Kool-Aid Pickles ♥

Dill pickles, 'pickled' a second time in double-strength Kool-Aid, in this case, yes, orangeOh I just love crazy stuff like this! And the pickles are surprisingly good! Since the New York Times wrote about Kool-Aid dills a bit back, there's been lots of talk but to my knowledge, no one's actually MADE them.

The color's pretty wild, yes? And at an impromptu rained-out picnic on Sunday, it was great fun listening to people guess what might be flavoring the pickles. They all got 'orange' but none got so far as Kool-Aid.

(Does Kool-Aid translate across the world? It's a packet of powder, just sugar and artificial flavor and dye, marketed to kids. And for those of us of a certain age, it was "the" coveted drink of childhood, in the way soda/pop is now but which, at least for my family, was prohibitively expensive.)

KITCHEN NOTES Since the dill pickles I purchased were quite small, I hoped that the Kool-Aid color/taste would permeate a whole pickle -- no luck. So I cut them in half after two or three days. Be sure to stir the mixture once a day for even color.

FROM THE ARCHIVES Do you love refrigerator pickles, you know the ones that aren't 'canned' but keep in the frig for awhile? Me too! My favorites are Swedish beets, carrot & daikon refrigerator pickle and these cucumber & pepper refrigerator pickles.

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Hands-on time: 10 minutes
Time to table: 1 week
Serves ?? depends on who'll eat them at all!

Two packets Kool-Aid
1 cup sugar (the 'recipe' calls for a pound of sugar, about 2 1/3 cups)
2 quarts water
Up to 4 16-ounce jars dill pickles, halved or quartered, depending on size

Mix Kool-Aid, sugar and water in a large glass container until well mixed. Add pickles and refrigerate for about a week before eating, stirring every day.

A Veggie Venture is home of the Veggie Evangelist Alanna Kellogg and vegetable inspiration from Asparagus to Zucchini. © Copyright 2007
Alanna Kellogg
Alanna Kellogg

A Veggie Venture is home of "veggie evangelist" Alanna Kellogg and the famous asparagus-to-zucchini Alphabet of Vegetables.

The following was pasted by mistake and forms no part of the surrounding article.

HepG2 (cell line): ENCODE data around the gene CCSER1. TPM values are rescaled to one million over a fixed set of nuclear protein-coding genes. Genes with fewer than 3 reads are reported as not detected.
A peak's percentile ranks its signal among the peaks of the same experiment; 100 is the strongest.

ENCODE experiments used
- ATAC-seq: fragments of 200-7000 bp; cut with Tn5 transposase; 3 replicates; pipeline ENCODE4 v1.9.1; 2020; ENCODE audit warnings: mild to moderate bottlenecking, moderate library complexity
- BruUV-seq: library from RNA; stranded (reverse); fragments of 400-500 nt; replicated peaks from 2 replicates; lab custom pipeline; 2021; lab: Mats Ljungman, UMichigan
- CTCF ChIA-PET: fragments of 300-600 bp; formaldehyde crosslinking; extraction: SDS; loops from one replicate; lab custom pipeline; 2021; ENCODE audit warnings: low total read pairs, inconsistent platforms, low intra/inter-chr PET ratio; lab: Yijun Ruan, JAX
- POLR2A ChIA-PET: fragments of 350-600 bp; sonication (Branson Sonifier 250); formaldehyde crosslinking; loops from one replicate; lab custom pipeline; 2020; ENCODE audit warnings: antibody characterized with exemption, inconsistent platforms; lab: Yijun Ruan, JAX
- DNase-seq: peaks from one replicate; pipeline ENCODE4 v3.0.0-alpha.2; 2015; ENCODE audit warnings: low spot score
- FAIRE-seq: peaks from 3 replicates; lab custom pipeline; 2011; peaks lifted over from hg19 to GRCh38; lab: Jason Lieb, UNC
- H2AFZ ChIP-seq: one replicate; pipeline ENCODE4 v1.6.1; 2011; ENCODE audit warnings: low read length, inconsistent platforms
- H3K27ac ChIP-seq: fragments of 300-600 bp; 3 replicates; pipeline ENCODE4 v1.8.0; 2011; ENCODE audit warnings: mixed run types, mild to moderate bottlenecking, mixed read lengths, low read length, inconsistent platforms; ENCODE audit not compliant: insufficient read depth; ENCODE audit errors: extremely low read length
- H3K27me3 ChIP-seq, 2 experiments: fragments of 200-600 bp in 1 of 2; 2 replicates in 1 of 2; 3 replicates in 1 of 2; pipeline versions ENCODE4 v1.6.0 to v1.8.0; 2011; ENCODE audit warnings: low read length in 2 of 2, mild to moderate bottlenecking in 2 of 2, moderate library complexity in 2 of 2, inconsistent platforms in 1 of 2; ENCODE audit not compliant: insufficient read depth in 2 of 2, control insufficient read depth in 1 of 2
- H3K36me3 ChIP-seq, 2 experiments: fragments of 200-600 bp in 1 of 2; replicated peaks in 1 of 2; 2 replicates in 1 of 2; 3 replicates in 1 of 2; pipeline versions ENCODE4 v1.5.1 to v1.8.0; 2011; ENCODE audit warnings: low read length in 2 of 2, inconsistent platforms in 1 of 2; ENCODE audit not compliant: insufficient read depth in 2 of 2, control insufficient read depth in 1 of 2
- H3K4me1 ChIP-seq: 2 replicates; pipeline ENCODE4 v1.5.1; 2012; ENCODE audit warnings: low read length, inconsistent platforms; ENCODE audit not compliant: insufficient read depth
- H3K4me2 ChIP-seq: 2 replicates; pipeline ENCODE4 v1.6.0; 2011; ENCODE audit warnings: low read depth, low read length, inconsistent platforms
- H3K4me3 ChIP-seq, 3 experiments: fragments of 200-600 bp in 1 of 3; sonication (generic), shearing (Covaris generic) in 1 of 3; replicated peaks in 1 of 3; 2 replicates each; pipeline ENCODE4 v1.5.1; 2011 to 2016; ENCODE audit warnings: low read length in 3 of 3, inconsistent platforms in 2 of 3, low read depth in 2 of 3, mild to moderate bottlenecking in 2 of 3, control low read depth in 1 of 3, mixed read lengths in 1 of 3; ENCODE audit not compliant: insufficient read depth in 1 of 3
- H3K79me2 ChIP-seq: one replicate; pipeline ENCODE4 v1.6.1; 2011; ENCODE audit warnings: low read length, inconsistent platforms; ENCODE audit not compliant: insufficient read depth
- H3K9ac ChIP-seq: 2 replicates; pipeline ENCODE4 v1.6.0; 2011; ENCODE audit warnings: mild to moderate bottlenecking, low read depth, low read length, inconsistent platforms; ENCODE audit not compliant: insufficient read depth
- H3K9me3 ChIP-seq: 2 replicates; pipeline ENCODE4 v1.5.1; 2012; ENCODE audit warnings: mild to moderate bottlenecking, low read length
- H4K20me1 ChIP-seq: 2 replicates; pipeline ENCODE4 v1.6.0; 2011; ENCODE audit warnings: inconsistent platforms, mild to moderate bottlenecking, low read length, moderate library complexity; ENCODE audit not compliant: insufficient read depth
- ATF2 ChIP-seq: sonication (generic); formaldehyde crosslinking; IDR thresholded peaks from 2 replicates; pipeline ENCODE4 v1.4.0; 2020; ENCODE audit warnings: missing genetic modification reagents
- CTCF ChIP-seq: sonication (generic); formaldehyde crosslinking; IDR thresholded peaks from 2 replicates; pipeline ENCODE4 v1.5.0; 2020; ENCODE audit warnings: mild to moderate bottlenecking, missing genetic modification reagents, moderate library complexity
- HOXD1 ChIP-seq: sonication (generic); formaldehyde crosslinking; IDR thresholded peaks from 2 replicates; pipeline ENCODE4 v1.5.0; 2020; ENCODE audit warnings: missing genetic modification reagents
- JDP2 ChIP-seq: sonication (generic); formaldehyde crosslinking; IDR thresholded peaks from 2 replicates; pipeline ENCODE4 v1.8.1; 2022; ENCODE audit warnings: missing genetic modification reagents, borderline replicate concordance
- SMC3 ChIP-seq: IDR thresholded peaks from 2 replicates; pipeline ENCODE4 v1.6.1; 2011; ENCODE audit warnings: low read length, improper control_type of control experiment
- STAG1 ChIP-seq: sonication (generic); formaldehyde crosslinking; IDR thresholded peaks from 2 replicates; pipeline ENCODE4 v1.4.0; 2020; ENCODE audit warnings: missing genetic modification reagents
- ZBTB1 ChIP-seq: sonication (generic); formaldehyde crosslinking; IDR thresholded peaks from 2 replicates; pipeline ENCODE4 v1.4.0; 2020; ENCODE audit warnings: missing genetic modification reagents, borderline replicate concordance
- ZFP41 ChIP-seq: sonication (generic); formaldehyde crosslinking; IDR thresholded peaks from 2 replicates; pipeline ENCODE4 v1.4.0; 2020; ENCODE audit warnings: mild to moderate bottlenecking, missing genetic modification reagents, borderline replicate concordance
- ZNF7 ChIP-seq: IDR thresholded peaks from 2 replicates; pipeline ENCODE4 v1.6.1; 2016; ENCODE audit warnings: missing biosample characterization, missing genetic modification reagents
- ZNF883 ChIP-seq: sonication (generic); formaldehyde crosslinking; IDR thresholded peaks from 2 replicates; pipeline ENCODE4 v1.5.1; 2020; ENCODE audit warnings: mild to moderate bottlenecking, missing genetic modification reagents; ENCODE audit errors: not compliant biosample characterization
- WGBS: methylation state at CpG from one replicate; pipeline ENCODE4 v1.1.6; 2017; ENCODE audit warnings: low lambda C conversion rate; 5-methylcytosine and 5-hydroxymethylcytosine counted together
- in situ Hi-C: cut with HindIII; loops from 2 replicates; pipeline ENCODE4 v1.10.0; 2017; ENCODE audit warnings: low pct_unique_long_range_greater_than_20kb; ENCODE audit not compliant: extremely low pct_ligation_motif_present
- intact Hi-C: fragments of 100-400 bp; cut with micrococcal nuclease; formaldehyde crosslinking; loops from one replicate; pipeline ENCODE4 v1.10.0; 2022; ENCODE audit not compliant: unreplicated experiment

1. AnonymousMay 30, 2007

    What a riot. I saw this in the Times, but you are the first I know who has tried it. Big question -- what the heck do they taste like?

  2. They definitely taste like the Kool-Aid flavor -- I was surprised how much the orange came through. And it's a surprising taste, the 'sour dill' comes through but it's a new taste because it's a 'sweet sour dill'. You'll just have to try them!

  3. I was just going to ask the same thing - what do they taste like? I'm having trouble imagining those flavors together!


  4. You are a true veggie evangelist! Who else would really try Kool-Aid pickles?! Thanks for leading the way, Alanna.

  5. Oh my gosh, that is so fun! I'm going to have to try these sometime.

  6. Oh, wow. Talk about, er, original ideas... (For the record, Finnish knitters covet Kool-Aid for its yarn-dying properties. I don't think there's much of a market for it otherwise - to my knowledge, there's one specialty shop in Helsinki that carries it, along with some other typical American brand things.)

  7. So funny! Ever since I saw that article in the New York Times I've been trying to find Kool-Aid at my local shops. No luck! I guess I'll have to head to the big supermarkets soon. Glad they were good.

  8. AnonymousMay 30, 2007

    No, I think I can safely say kool aid isnt international as far as the UK is concerned!! I think we still had our fair share of scary candy though!

  9. I commend you on your boldness in making (and eating) these pickles! I read the NYTimes every day so I saw these the day they were written up. And I was grossed out! But kudos to you for trying it out!!!

  10. That is hilarious! It sounds nasty to me, but I am sure it has to be good in a weird way or no one would make a big deal of it.

  11. We had something similar here, when I was a child, although it was probably noxious, i remember it fizing up and sizzling when you added water. It was called cremola foam, I loved it along with colour changing gobstoppers that dyed your tongue! Ah, the simple pleasures!

  12. After seeing these at a family party yesterday and even having a bite of one, I had to google it so I could share the madness with others. My aunt made cherry + dill... It's just like you've eaten several dill pickles and decided to wash them down with cherry Kool-Aid! There's no blending of flavours, just a very confused brain and tongue! I suppose you could try other flavours of Kool-Aid, and I've heard of using lemonade powder, too. Wow. Just intense.

  13. Erin ~ Ah yes, that's a good way to put it, that they confuse the brain. They're pickles but yet there's this oddly familiar taste, somewhere right on top, but what is it?

    Hmm. Epicurean dissonance may be the apt term?

  14. AnonymousJuly 14, 2008

    As a teacher, I visited a number of elementary schools in south Sacramento. In one there was a large culturally diverse population. About 10 years ago they would dip large quartered dill pickles in dry sweetened kool-aid powder and sell them after lunch as a fund raiser. They were a huge hit. The children loved them as a treat. Thought you might enjoy knowing about this variation --

  15. I read a little more online about them. Try poking holes in your pickles with a fork to get them to permeate the whole pickle. That's what a small grocery store did that sells them. Or, cut in half like you did.


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Thank you for taking a moment to write! I read each and every comment, for each and every recipe, whether a current recipe or a long-ago favorite. If you have a specific question, it's nearly always answered quick-quick. ~ Alanna